Bajelo Alacoso: SMS for Safe Rides (Innovation Type: Institutional Pioneer)



Innovation Type: Institutional Pioneer

Urban challenge

Quito, Ecuador’s most populous city, is a bustling metropolitan area with a rich history and cultural heritage. However, women’s safetyon public transport has been a major issue, with a 2014 survey revealing that 81% of women using public transport claimed to haveexperienced harassment in some form. The issues range from lack of reporting due to fear of backlash to limited convictions for suchcrimes due to lack of a proper policy framework. The prevalence of sexual harassment led to the normalization of this behaviour,reflected in the fact that 8 out of 10 people witnessed some form of sexual harassment on public transport and failed to act or reportthe incident. Considering that over half of public transport daily users in Quito are women, there was a latent need to improve safety andimplement gender-inclusive policies.


In 2017, a group of city officials first launched an application, and now an SMS-based platform, that enables riders to report harassmentcases they witness or experience on a real-time basis. The SMS is received by the EPMTPQ – Quito’s Transport Authority – controlcentre, who immediately calls the person reporting to learn more about the situation. Simultaneously, the bus driver is notified of theincident, and an alarm is triggered on the bus unit, alerting all passengers that they should be especially vigilant. In addition, the policeor security personnel of the EPMTPQ are made available to intercept the victim and/or aggressor at the next station.

Innovation process

Quito’s SMS initiative was prompted by data collected in 2014 showing alarming rates of sexual harassment on public transport andother public spaces. The Mayor of Quito then declared an emergency in the Metropolitan Public Transport System. In 2016, the city firstlaunched the Quito: Safe City for Women and Girls programme, which received support from UN Women to adopt and monitor strategiesto address sexual violence against women in public spaces. City officials, inspired by personal experiences and the city’s commitmentto addressing sexual harassment, conceived the idea of a free platform that works as a direct channel of communication between localauthorities and people who experience or witness sexual harassment on public transport. Multiple municipal offices, including themayor’s office, the EPMTPQ (Quito’s Transport Authority) and the Municipal Board of San Jose – a public entity in charge ofimplementing social policies in Quito – worked together to launch the project. In March of 2017, the solution was first launched as anapplication and then as an SMS-based platform to facilitate access. The platform was integrated into a comprehensive strategy toinclude a gender perspective into the city’s public transport system planning. In the first two years of the initiative, over 2800 caseshave been reported and registered, more than 9200 people received training, and more than 2200 public transport buses are part of theplatform. New administrations retained the initiative and continue integrating it into their gender-inclusive public transport policy.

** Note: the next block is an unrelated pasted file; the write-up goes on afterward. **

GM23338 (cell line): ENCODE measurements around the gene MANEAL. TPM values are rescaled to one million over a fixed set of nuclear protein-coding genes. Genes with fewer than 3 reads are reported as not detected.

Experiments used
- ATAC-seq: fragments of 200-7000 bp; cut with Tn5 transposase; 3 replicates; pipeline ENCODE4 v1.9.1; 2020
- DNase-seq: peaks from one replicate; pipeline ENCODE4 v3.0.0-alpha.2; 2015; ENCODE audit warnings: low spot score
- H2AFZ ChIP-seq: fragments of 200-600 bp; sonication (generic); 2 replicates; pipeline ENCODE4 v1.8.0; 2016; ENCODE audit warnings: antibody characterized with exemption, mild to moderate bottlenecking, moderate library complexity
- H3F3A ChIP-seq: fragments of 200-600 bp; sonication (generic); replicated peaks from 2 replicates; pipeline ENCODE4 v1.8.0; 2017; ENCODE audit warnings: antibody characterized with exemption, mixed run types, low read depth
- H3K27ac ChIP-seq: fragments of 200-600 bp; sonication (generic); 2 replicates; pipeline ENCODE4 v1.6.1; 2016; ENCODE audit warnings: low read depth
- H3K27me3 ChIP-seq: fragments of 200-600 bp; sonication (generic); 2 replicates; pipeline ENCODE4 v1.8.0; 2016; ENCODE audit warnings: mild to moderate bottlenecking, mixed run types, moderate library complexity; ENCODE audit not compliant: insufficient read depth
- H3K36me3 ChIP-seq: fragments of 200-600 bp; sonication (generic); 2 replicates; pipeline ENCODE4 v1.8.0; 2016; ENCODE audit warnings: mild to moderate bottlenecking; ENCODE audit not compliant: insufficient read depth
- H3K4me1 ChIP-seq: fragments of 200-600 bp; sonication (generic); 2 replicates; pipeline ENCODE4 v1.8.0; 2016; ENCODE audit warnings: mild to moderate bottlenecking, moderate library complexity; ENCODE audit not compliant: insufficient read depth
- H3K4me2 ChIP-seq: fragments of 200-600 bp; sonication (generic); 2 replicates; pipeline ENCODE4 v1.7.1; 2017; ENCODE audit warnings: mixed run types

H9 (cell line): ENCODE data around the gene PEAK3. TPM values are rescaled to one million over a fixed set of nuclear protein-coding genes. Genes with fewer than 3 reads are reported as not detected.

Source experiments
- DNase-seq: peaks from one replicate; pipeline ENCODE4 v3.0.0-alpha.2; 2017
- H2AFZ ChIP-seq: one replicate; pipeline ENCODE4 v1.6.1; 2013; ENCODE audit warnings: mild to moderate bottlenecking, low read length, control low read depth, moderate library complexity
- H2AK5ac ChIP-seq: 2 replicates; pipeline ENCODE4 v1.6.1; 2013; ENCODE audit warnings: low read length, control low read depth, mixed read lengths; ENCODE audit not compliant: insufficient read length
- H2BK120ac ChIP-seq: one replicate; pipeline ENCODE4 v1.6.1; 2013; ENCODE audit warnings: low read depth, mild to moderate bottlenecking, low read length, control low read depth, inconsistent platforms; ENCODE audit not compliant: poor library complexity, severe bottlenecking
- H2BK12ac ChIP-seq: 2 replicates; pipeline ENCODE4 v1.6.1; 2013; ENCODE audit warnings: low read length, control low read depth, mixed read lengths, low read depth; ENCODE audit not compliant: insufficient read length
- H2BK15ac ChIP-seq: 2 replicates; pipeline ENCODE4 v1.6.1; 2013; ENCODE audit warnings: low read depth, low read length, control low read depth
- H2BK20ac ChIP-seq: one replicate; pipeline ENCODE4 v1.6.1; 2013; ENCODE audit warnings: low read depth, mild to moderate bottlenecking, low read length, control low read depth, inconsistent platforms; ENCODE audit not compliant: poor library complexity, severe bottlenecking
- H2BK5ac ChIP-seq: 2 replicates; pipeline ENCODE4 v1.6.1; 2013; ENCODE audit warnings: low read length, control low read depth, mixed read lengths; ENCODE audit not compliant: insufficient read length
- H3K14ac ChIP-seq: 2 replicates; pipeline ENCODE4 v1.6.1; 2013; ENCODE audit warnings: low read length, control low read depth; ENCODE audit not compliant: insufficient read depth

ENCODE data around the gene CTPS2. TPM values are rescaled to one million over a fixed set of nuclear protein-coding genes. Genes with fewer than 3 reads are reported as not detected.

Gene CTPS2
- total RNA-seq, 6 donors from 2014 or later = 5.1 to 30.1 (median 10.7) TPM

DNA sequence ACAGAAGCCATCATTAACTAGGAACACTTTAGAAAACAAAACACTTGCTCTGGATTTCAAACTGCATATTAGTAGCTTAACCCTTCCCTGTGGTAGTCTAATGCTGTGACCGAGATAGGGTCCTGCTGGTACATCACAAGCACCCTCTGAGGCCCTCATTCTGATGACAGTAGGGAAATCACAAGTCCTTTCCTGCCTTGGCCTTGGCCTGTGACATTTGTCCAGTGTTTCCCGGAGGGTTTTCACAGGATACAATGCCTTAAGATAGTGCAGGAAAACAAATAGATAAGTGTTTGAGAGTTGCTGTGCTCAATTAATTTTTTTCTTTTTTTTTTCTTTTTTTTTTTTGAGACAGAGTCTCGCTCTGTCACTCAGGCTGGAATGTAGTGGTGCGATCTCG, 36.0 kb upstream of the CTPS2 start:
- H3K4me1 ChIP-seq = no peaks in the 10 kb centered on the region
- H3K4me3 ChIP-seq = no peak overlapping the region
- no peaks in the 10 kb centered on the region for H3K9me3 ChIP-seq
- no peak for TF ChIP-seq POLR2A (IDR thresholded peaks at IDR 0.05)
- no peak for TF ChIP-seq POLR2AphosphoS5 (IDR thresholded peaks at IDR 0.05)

Quito’s SMS Initiative has had continued support from local officials and has been well-received by public transport users. Project datamonitoring from 2019 shows 74% of total public transport users and 90% of women knows about the strategy, while 98.7% of publictransport users considers it a useful approach to prevent sexual violence. These results suggest good dissemination of the initiative,especially among women, who also saw a 6% decrease in their perception of public transport unsafety. 

Key takeaways

  • Integrating the initiative into a comprehensive strategy for long-term change. The platform was introduced as partof a municipal strategy to tackle sexual harassment against women in public spaces and include a genderperspective on public transport policies. The provision of a comprehensive strategy created a safer environment forwomen whilst mitigating the normalization of sexual harassment, encouraging a behavioural change in thecommunity. 
  • A programme supported by concrete government actions. The ability of city officials to translate Quito’s WomenSafety Programme into the SMS-based platform was backed by their policy environment. Having a reliable legalframework, a system of social sanction, and local stakeholders’ support created the ideal conditions for the initiativeto materialize.
  • Monitoring and continuity are key. Ongoing monitoring of the initiative’s results allowed policymakers to measurethe impact and continue refining the platform to make it more inclusive and accessible. In addition, the continuationof the platform by the new local administration has led it to have an ongoing impact in the community. 

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Download the full PDF of the case study from the attached document.